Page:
Aleksandrs Cepilovs

Title: ‘Public Procurement for Innovation in Small States. The Case of Latvia

Supervisor: Dr. Tarmo Kalvet, Senior Research Fellow

Opponent: Dr. Veiko Lember, Senior Research Fellow

Defense: 13 December 2012


Abstract: Public procurement for innovation as a demand-side innovation policy instrument has been actively discussed from a number of perspectives, in both academic and policy-making circles. Since the re-launch of the Lisbon Strategy in 2005, public procurement has been emphasized as an important driver of innovation in different sectors of the economy, most notably , where the public sector has significant purchasing power (e.g. healthcare, public transit systems, energy). While a number of countries (e.g. Sweden, Netherland, UK) have devoted significant effort toward implementation of public procurement for innovation, as a policy instrument to drive innovation, and to improve performance of the public sector, some countries (e.g. Latvia) continue to be reluctant to deploy this policy. A review of the relevant literature suggests that limited attention has been paid to analysing public procurement for innovation in the context of a small state. This thesis, thus, aims to fill some of the gaps in the literature. The thesis draws upon several strains of literature, integrating perspectives of innovation systems theory, focusing predominantly on demand-side policy tools and particularly on public procurement for innovation, literature on small states, as well as literature on economic development and innovation in transitional economies. Considering this literature, as a vantage point, on small states and studies on the process of transition in Central and Eastern European countries provides a perspective on a range of issues peculiar to the context of small states in transition, and sets indicative preconditions for policy implementation. This thesis combines the different strains of literature into a theoretical approach for analysis of the policy context for implementation of public procurement for innovation in a particular country, Latvia. The empirical contribution on Latvia considers the developments of the National Innovation System, procurement system and public sector capabilities, analysed and discussed. The case study is complemented by analysis of data gathered through qualitative interviews with civil servants directly related to the design and implementation of public procurement for innovation at different levels of public administration. The conclusion is that the theoretical approach devised is suitable for analysis of the opportunities and constraints regarding the deployment and implementation of public procurement for innovation as a policy instrument. It can also be concluded that while PPFI has potential as an innovation policy instrument, a number of issues need to be addressed prior to attempting at implementation. The size of the state conditions constraints relevant to the successful implementation of complex innovation policy measures, including public procurement for innovation. These constraints include lack of resources (both financial and human), limited capacities in the public sector, a limited domestic market as well as limited demand power. The effects of size (smallness) in Latvia are complicated by the effects of economic transition, which affect development of domestic capabilities in the public sector as well as institutionalized practices not favourable to procurement of innovative products and services. Without addressing these issues, public procurement for innovation as a part of innovation policy mix may well fail to meet the assigned expectations.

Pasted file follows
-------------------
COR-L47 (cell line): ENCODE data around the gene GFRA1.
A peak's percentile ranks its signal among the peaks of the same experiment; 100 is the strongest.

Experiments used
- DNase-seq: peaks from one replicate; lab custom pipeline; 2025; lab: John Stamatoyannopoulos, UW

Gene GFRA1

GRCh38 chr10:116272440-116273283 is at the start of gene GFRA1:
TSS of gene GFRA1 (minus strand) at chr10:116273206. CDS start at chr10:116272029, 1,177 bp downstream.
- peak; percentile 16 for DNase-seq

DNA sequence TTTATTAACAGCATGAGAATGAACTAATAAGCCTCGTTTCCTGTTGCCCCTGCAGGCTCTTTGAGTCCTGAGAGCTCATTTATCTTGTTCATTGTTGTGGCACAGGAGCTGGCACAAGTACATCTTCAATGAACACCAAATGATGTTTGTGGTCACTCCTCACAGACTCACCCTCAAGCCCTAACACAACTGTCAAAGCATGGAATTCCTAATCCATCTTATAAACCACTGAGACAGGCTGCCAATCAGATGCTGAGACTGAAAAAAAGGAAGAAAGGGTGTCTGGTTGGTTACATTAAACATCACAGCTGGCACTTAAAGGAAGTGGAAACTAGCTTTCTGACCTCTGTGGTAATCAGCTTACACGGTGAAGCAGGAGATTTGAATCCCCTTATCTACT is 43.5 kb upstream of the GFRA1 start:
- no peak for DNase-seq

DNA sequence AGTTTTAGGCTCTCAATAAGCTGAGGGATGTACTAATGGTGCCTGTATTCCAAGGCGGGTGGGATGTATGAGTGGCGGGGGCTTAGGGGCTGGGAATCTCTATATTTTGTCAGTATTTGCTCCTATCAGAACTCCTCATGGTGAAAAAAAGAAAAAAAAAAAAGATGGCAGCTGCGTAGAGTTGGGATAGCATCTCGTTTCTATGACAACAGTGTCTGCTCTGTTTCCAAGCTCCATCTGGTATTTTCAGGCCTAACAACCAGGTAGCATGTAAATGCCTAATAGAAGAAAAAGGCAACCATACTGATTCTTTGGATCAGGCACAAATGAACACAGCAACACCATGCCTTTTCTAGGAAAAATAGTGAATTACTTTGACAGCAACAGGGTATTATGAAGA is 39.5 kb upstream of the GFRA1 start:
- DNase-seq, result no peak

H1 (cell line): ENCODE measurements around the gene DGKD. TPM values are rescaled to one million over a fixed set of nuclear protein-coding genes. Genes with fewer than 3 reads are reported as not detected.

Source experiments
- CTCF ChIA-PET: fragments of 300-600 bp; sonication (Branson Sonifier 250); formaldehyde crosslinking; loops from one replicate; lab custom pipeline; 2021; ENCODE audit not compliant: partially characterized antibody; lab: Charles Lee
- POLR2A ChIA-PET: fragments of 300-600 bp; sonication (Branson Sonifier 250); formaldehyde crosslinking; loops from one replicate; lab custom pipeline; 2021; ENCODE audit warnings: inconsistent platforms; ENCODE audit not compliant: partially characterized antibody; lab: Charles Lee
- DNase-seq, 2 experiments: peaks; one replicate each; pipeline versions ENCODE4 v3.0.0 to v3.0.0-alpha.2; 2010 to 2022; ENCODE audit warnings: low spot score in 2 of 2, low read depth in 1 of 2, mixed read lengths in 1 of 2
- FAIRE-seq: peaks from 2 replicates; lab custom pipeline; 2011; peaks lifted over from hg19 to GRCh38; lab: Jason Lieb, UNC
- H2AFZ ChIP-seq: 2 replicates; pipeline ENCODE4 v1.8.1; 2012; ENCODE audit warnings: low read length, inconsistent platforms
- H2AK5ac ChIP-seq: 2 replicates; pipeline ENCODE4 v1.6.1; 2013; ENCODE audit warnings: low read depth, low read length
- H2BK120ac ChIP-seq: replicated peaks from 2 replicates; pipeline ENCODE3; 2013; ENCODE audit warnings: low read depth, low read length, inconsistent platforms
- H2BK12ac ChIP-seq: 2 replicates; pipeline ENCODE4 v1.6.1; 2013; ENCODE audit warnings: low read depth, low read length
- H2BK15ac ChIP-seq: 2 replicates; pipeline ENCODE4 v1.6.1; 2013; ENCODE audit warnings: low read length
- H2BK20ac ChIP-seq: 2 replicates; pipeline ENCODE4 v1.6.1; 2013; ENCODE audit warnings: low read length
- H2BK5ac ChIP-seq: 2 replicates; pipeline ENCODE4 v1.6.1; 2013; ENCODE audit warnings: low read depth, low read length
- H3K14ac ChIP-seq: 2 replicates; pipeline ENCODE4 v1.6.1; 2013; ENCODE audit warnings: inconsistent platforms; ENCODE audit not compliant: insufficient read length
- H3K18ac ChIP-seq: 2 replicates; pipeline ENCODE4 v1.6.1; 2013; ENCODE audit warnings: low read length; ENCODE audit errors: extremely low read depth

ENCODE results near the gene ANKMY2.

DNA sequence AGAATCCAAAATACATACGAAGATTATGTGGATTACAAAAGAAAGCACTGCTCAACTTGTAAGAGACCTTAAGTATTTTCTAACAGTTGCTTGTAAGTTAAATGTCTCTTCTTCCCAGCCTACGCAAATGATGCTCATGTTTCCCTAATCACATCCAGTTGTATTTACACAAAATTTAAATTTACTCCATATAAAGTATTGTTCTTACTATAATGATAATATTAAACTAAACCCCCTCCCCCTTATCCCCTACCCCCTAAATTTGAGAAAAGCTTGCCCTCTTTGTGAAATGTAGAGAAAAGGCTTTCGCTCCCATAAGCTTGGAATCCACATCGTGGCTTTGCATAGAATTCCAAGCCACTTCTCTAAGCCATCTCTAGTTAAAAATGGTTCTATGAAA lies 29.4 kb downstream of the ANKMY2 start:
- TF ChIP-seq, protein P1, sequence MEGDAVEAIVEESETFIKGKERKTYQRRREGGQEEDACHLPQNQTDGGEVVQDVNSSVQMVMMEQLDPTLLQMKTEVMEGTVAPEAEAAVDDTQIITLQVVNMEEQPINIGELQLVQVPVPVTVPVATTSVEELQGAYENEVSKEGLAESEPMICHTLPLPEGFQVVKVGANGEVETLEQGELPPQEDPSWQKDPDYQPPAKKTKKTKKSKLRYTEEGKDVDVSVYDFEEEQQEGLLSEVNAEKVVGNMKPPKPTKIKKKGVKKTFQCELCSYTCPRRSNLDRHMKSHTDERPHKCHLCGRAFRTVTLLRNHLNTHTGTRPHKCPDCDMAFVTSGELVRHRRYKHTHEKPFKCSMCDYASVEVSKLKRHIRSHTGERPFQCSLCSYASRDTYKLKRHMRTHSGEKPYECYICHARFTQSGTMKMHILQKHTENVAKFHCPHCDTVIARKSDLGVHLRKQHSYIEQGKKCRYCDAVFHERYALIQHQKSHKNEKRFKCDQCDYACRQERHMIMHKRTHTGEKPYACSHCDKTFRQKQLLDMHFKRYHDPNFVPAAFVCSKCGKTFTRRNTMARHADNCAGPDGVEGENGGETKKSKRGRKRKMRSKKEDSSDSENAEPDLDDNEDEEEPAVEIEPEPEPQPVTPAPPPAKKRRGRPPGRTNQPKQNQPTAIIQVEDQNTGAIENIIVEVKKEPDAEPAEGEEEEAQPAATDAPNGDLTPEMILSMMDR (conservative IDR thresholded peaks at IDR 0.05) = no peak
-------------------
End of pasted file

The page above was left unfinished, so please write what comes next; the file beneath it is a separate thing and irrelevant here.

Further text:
Keywords: Innovation Systems, Innovation Policy, Public Procurement for Innovation, Latvia.